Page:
That is the answer, in my view - a reindustrialization of America. The hope is that the investments in areas like alternative energy will spur innovation and create new industries that America can export. But that's not going to happen overnight. It's going to take at least a decade to get manufacturing where it probably needs to be to bring the trade deficit back into balance. The other question, which Krugman addresses separately, is who gets stuck with decreasing trade surpluses in this zero-sum game. Clearly, if the exports are related to energy efficiency and aternative fuels, the answer is the Middle East. But if it relates to the source of most of our trade deficit, namely China, I don't think they will allow it, and they've been buying up our debt for years and years to make sure they have at least a partial veto on the resurgence of American manufacturing.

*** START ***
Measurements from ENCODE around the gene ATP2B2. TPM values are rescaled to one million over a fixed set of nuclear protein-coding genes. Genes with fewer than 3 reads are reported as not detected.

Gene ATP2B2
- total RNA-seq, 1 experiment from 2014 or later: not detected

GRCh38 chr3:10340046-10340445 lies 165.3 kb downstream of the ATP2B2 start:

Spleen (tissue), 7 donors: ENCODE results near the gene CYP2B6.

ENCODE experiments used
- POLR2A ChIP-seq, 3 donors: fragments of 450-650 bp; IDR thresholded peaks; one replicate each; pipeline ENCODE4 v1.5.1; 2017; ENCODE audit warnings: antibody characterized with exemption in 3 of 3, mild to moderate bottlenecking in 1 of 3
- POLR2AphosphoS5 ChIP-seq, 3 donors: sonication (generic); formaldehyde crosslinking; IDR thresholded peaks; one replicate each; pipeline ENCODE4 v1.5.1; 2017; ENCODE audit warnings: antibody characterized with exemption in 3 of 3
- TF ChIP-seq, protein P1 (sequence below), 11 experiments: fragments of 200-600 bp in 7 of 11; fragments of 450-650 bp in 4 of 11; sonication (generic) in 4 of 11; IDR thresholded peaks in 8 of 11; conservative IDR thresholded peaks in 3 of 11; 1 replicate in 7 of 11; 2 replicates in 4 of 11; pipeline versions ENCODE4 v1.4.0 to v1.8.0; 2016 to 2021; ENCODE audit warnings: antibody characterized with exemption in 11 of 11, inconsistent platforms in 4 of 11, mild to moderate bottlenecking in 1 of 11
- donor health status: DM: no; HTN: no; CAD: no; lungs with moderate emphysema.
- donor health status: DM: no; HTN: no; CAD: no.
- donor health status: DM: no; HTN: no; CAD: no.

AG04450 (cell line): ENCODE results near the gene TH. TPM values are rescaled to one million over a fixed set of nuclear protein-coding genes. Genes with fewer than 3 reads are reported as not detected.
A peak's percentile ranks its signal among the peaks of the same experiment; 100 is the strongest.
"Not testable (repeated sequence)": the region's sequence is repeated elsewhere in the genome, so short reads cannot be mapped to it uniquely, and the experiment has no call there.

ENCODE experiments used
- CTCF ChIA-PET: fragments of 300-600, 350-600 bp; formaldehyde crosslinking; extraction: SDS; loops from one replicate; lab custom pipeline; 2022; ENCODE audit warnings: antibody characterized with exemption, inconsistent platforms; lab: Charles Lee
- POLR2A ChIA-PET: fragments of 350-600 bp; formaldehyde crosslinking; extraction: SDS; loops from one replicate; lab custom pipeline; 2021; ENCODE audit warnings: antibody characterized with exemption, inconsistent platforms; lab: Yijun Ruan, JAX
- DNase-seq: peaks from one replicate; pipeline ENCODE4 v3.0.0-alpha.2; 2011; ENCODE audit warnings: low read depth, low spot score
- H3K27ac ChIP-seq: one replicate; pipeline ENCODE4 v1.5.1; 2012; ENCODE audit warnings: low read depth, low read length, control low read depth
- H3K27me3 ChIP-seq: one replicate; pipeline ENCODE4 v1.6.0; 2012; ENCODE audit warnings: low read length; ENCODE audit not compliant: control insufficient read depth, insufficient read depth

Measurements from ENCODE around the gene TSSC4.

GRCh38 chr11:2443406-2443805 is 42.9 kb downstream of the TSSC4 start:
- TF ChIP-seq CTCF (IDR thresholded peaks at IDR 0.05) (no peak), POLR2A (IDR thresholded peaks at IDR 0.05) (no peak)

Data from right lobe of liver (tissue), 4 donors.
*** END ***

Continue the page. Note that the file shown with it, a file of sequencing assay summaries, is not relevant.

Which means that restoring our economy will be a long, slow, drawn-out process, lasting not a year or two but much longer. And this entire time, Republican know-nothings will promote impatience and start blaming the solutions as the problem. You saw an early example of this when the right, aided by a compliant media, cherry-picked a large infrastructure request from US mayors, finding one or two pieces that are supposed to invalidate the entire idea of federal spending. There will be plenty more of that, solemn speeches on the floor of the Congress along the lines of John McCain's "OMG $3 million for bear DNA!" nonsense. Plenty of hack groups like "Citizens Against Government Waste" will pop up with every spending request to call it wasteful, Republicans in the Oversight Committee of the House will demand hearings, the Pete Peterson Foundation will put out lamentation after lamentation about the soaring deficit, a newly energized set of conservative radio talkers will hammer these themes day after day, and conservative revisionist historians will influence media groupthink by questioning whether all this public works spending can even help the economy. By this time Republican candidates for national office will be getting lots of attention by slamming all the "pointless budget-busting porkbarrel spending" that is hurting the economy. And this will only get worse as the years go on: